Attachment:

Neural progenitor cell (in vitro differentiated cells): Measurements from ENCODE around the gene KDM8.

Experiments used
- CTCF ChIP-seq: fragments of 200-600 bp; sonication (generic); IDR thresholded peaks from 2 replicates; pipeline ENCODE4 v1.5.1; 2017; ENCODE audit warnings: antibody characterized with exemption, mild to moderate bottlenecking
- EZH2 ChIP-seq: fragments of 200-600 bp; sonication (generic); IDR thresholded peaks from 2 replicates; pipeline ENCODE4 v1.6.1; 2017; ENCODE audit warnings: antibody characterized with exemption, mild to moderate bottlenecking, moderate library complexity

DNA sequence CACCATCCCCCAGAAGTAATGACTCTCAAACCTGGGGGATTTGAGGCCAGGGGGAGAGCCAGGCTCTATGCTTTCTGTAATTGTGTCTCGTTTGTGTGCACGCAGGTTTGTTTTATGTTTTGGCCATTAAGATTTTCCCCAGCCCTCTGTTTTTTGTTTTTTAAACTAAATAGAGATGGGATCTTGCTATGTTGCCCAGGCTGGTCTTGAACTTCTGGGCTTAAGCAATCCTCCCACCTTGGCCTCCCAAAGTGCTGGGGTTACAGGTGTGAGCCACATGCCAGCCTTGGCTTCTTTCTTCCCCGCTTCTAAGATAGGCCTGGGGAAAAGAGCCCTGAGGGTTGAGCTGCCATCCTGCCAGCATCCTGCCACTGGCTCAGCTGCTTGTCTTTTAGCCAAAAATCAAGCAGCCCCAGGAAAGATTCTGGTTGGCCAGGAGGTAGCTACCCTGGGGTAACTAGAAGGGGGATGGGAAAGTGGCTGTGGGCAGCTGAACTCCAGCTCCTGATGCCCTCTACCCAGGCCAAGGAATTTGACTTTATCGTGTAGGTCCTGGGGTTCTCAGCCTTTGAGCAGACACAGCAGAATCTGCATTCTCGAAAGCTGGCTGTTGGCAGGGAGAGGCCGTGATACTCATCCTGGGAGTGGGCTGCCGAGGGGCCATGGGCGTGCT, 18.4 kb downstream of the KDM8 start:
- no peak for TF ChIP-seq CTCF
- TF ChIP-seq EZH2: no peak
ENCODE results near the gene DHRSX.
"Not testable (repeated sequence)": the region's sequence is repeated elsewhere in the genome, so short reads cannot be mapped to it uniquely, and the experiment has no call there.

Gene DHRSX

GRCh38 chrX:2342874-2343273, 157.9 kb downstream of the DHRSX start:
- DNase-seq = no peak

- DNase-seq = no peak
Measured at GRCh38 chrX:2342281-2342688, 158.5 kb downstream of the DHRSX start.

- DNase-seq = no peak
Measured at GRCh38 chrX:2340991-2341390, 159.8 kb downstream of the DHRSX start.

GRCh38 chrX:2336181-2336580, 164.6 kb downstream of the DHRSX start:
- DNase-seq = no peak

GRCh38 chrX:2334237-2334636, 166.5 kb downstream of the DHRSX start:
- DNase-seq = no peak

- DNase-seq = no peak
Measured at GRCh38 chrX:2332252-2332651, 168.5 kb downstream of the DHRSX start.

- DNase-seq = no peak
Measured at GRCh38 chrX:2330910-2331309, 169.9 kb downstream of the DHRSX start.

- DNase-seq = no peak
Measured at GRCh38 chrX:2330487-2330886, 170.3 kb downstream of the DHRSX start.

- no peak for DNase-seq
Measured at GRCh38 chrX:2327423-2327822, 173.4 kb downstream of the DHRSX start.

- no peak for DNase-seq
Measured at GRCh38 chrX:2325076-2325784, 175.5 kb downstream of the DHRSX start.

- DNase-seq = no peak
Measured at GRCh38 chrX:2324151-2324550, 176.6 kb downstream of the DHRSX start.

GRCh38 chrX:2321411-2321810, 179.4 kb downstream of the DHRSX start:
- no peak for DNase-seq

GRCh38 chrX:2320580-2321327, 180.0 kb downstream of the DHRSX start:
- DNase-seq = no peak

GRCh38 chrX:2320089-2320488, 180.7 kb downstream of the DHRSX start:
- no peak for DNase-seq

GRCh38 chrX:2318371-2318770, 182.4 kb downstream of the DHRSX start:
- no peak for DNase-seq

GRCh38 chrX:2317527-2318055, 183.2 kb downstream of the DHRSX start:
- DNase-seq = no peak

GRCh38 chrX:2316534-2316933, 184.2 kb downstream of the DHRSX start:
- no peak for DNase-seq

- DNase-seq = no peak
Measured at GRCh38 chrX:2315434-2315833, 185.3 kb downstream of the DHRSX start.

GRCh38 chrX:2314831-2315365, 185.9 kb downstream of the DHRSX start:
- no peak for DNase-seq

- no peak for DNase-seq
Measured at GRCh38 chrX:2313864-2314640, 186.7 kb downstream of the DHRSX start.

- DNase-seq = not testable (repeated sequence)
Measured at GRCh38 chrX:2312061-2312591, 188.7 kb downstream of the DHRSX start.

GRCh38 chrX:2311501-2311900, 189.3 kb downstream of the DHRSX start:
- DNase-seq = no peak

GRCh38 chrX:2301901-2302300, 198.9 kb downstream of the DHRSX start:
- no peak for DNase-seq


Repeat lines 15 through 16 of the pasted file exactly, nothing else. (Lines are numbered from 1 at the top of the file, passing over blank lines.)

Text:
- DNase-seq = no peak
Measured at GRCh38 chrX:2340991-2341390, 159.8 kb downstream of the DHRSX start.